Richard (TFH)    

    Honorary Member 17th AB Assn

      

    PS : some poeples try to contact me by my Guestbook or the Comment section of my photos or articles. In doing so, I can't obtain the email address and can't so answer. So please, use the Contact section. Thanks.

      

      

    Pourquoi ai-je créé ce blog ?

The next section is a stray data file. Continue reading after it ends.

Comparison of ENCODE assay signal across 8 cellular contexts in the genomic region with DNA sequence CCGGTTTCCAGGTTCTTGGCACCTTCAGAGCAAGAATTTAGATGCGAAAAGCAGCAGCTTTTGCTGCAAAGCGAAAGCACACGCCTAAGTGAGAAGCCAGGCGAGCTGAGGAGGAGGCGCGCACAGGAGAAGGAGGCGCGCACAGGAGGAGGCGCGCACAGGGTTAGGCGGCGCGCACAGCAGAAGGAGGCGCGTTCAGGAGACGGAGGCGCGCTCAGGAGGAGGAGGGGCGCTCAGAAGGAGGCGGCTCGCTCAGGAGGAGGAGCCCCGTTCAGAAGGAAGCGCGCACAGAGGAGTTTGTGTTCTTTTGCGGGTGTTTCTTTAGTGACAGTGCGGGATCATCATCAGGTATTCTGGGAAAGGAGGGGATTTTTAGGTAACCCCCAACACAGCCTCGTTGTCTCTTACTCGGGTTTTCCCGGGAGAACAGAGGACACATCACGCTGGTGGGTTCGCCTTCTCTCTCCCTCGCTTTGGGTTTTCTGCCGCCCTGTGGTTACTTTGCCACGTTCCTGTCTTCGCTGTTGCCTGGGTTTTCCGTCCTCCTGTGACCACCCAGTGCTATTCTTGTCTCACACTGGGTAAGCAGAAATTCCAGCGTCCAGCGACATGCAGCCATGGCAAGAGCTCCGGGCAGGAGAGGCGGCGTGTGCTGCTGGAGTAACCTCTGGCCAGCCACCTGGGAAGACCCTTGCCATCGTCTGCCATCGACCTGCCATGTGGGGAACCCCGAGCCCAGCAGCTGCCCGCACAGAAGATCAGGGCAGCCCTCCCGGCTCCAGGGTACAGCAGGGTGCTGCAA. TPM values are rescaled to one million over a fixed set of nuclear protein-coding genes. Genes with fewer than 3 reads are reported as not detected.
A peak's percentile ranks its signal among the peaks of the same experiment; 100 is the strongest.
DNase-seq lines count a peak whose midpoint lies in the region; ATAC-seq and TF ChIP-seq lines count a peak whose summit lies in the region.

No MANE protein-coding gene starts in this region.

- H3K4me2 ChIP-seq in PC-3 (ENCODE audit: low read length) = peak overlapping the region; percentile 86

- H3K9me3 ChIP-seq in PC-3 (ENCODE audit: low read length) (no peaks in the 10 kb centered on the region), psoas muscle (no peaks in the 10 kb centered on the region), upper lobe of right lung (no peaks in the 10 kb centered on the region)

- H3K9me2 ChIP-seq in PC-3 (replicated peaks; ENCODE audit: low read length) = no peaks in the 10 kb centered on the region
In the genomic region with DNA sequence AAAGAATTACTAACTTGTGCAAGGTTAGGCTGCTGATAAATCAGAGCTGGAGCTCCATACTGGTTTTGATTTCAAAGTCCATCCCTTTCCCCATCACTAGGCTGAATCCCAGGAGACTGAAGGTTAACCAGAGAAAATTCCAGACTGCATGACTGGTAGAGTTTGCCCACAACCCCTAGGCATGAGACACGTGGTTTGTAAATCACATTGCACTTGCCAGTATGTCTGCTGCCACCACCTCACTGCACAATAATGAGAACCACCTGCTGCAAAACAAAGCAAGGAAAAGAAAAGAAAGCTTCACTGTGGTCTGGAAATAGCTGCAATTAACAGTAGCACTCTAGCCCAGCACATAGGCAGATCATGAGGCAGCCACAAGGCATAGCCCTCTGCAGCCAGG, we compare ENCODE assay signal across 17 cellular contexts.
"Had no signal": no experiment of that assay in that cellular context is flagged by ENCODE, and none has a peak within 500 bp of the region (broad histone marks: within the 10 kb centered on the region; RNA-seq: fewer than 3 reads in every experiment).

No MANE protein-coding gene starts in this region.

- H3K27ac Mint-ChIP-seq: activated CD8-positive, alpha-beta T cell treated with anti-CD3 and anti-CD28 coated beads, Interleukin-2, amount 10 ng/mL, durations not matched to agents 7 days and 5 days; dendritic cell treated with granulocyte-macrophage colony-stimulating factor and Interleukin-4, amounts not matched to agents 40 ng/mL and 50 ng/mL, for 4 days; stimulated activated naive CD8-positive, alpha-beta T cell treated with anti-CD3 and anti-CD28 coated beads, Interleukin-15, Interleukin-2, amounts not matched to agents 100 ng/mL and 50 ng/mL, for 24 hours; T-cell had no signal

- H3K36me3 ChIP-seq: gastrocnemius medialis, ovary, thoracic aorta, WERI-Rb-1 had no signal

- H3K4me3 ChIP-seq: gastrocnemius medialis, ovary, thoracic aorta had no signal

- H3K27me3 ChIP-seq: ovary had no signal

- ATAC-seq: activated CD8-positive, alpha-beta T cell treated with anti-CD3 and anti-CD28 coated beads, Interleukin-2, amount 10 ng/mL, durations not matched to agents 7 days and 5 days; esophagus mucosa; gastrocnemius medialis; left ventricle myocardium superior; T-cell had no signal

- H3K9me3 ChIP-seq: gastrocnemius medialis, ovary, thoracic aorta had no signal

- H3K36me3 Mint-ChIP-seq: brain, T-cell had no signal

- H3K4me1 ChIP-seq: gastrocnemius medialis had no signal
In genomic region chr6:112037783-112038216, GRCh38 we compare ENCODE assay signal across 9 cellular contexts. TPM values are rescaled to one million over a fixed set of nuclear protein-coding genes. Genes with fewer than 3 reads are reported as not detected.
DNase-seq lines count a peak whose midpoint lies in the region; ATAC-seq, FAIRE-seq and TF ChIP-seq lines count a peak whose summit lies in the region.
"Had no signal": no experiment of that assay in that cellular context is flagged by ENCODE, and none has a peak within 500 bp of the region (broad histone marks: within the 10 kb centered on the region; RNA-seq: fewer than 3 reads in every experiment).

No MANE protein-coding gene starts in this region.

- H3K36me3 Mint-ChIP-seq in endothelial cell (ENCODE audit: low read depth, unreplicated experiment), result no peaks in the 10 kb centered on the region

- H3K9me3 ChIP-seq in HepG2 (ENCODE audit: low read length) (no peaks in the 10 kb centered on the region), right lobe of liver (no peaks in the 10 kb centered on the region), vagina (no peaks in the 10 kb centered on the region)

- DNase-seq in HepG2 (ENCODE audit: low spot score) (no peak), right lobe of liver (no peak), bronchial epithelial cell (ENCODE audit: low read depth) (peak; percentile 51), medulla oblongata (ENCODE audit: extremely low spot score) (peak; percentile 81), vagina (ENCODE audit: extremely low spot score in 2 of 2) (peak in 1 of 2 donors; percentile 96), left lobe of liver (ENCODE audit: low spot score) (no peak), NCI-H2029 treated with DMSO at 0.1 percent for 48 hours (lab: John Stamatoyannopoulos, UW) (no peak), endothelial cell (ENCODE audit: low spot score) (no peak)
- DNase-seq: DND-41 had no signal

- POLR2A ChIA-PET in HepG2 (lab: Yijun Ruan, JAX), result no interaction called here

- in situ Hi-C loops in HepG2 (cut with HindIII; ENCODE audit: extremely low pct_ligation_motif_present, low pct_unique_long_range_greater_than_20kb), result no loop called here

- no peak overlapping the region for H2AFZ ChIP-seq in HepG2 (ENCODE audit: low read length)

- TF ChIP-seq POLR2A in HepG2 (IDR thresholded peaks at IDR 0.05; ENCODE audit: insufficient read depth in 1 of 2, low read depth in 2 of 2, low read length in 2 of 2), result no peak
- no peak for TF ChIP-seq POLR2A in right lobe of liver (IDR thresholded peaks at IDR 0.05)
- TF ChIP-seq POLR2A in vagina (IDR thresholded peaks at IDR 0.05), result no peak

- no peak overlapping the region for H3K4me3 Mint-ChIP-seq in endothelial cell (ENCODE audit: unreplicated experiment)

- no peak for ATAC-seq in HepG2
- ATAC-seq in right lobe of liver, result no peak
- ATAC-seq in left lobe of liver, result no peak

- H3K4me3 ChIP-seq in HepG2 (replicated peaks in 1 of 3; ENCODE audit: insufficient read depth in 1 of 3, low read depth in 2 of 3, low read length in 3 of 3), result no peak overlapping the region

Il s'agit d'une question intéressante car je suis né en 1969 ai je n'ai donc jamais connu la deuxième guerre mondiale. Cette époque terrible avait toutefois durablement marqué mes grands-parents et depuis ma plus tendre enfance, j'ai été bercée par leurs récits de l'occupation allemande et de la libération de la Belgique en septembre 1944. C'était toujours avec la même émotion qu'il décrivait la surprise qui avait été la leur lorsqu'il ont vu les premiers GI's. Ces jeunes et souriants soldats représentaient en effet la fin de quatre dures années de privation. Leur gentillesse et leur générosité a grandement marqué l'esprit de mes aînés. Peu à peu j'ai développé une véritable passion pour ses récits et j'ai alors développé mes connaissances historiques de cette période en lisant moult livres consacrés au sujet. J'ai tout naturellement complété cette "éducation" par la recherche et l'accumulation de souvenirs militaires relatives à cette période et je me rappelle encore très nettement l'excitation qui a été mienne lorsque j'ai découvert mon premier casque américain. J'avais alors douze ans ! En 1996, je fît toutefois une découverte qui donna encore une autre dimension à cette recherche d'histoire ...